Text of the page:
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Why Afghan 'surge' isn't in the works

Rugged terrain and a lack of troops lead the Pentagon to consider special ops teams to zero in on insurgents.

October 26, 2008|Peter Spiegel | Spiegel is a Times staff writer.

Afghanistan has high illiteracy rates and little economic activity, making an Iraq-style "clear, hold and build" strategy more difficult to execute. The Soviet Union failed to control the country in the 1980s with more than 100,000 soldiers, and some U.S. military officials fear Afghans could see large-scale troop increases as a repeat of that occupation.

Although President Bush has decided to redirect an Army brigade and Marine battalion from Iraq to Afghanistan by January, any further troop reductions in Iraq could be slowed by commanders' concerns over the need to maintain security during Iraqi elections scheduled next year.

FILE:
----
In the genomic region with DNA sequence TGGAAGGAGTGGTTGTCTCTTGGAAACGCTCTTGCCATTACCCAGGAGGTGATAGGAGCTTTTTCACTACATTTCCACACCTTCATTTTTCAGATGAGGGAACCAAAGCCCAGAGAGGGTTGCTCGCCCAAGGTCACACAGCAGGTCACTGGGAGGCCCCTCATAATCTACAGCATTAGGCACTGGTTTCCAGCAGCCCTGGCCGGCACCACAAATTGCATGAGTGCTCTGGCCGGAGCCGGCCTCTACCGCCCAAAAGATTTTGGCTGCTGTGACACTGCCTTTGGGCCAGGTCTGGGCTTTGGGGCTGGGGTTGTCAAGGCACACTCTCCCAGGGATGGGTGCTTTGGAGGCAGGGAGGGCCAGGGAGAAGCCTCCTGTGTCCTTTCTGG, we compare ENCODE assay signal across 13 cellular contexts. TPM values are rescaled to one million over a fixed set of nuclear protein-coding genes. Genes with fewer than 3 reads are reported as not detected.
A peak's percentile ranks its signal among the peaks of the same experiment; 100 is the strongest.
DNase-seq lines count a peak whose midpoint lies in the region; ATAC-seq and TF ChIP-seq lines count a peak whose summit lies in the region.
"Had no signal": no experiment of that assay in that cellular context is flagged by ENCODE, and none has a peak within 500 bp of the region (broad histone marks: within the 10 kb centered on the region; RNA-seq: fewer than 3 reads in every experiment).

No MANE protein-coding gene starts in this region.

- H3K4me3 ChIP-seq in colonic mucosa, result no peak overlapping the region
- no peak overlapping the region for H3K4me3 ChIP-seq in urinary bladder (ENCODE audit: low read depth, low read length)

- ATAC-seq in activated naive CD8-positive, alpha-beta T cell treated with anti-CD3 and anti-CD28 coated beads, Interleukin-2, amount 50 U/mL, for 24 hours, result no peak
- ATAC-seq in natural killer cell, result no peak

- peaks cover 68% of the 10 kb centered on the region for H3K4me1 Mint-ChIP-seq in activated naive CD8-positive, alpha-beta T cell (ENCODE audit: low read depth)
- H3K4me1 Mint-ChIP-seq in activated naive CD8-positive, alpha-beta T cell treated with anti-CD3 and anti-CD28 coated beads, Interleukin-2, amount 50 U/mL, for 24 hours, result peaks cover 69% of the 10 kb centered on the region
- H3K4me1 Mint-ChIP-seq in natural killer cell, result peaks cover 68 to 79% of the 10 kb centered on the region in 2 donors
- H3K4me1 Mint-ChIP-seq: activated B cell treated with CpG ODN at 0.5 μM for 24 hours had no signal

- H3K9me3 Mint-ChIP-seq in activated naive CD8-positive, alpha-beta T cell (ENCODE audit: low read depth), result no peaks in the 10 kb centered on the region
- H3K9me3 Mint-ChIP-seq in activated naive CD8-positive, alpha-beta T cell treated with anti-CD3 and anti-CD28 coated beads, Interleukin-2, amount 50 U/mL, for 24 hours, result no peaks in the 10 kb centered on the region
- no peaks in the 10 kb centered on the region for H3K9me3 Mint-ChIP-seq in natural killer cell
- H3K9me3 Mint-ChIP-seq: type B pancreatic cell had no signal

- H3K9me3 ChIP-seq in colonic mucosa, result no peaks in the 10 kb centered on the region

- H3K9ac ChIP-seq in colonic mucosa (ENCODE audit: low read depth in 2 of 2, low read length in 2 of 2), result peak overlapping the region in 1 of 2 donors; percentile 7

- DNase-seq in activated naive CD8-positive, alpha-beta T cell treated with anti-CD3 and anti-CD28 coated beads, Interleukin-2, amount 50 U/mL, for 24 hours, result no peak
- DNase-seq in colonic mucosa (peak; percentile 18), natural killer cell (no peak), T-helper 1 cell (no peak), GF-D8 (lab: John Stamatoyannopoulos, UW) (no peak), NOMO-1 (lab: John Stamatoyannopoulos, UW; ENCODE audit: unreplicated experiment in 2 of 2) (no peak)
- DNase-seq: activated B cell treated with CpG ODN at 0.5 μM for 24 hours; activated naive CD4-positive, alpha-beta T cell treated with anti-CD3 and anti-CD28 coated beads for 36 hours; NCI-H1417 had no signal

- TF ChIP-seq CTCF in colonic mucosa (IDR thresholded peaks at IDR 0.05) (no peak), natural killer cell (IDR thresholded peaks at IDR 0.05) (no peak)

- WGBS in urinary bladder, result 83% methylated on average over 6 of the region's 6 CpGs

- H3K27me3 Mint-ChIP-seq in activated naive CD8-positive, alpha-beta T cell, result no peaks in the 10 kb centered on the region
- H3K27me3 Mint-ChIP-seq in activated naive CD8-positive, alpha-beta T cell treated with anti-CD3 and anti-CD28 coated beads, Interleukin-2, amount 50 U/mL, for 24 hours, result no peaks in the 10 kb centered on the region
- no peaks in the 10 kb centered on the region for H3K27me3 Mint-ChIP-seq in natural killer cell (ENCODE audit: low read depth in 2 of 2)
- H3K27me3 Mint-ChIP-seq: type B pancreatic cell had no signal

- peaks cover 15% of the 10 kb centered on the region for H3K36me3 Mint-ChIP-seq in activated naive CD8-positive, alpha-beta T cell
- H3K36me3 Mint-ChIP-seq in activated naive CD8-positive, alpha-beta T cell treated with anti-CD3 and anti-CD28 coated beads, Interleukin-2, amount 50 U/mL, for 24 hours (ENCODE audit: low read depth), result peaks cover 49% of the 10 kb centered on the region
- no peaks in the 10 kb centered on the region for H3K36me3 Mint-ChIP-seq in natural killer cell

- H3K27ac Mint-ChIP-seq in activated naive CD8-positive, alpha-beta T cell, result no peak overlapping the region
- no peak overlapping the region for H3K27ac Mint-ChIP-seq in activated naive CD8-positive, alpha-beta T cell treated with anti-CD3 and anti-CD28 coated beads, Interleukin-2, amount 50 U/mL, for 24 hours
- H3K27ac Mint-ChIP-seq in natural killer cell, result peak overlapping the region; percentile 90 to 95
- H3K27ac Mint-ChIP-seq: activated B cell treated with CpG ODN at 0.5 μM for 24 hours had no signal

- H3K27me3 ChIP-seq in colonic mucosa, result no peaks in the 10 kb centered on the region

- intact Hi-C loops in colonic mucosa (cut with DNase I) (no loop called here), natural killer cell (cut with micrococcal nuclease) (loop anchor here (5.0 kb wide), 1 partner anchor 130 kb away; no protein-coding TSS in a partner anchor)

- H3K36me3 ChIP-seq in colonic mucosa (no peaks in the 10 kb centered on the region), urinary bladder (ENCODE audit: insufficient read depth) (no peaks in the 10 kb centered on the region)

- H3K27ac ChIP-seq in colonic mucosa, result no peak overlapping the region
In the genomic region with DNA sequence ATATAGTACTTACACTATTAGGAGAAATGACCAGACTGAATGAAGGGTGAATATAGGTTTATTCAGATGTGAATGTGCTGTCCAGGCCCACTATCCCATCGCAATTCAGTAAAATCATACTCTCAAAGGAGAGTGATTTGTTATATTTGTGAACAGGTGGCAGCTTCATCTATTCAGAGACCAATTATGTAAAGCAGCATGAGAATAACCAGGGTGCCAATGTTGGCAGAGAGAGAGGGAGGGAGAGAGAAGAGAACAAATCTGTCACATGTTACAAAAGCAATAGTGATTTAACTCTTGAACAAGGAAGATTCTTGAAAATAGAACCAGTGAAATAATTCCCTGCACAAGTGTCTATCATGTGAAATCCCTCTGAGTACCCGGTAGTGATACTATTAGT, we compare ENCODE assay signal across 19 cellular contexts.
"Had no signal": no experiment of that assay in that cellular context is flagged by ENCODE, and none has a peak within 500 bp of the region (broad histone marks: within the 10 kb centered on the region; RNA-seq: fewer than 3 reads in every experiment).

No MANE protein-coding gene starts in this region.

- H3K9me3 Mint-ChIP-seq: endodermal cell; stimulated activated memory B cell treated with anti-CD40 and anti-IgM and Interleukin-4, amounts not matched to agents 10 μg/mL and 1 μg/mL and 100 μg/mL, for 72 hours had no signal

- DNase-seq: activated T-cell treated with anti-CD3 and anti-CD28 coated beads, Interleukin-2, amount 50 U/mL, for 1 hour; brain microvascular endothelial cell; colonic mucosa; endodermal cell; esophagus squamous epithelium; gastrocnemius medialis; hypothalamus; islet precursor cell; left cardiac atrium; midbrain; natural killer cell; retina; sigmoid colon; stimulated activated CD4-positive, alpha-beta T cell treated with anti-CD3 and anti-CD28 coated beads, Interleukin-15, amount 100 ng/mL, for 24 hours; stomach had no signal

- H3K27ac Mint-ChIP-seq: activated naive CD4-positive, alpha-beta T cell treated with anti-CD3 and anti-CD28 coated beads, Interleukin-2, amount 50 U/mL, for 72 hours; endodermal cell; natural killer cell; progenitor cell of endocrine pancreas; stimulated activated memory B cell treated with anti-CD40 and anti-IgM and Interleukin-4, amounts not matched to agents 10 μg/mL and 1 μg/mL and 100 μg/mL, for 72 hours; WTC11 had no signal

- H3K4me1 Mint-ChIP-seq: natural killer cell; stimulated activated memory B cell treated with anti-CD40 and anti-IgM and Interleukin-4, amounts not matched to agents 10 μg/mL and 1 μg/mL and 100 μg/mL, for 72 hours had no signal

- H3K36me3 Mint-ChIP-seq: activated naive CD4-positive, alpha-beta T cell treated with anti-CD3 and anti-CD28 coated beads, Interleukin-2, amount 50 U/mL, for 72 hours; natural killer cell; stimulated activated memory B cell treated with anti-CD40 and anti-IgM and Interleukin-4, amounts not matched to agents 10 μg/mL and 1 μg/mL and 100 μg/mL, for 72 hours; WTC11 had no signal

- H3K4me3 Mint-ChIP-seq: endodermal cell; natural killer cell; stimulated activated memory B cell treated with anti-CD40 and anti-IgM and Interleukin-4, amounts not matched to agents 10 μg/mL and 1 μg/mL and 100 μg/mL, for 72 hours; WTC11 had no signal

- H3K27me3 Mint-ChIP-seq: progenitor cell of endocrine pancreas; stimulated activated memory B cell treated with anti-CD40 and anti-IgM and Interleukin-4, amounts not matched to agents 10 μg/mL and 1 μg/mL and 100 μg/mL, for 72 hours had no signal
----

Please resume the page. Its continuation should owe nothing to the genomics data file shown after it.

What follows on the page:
Army Gen. David D. McKiernan, the overall commander in Afghanistan, has requested an additional three brigades and a division headquarters unit. Although there is widespread support for the increase within the Pentagon, it remains unclear when those troops will be made available.

"I don't think anybody thought it was an unreasonable request, especially when you take into consideration the environment has changed," the military official said. "I don't think anybody is saying no more forces. I think people are saying ODA, or special forces, versus conventional forces," the official said, using the initials of the Army's Operational Detachment Alpha teams.

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peter.spiegel@latimes.com

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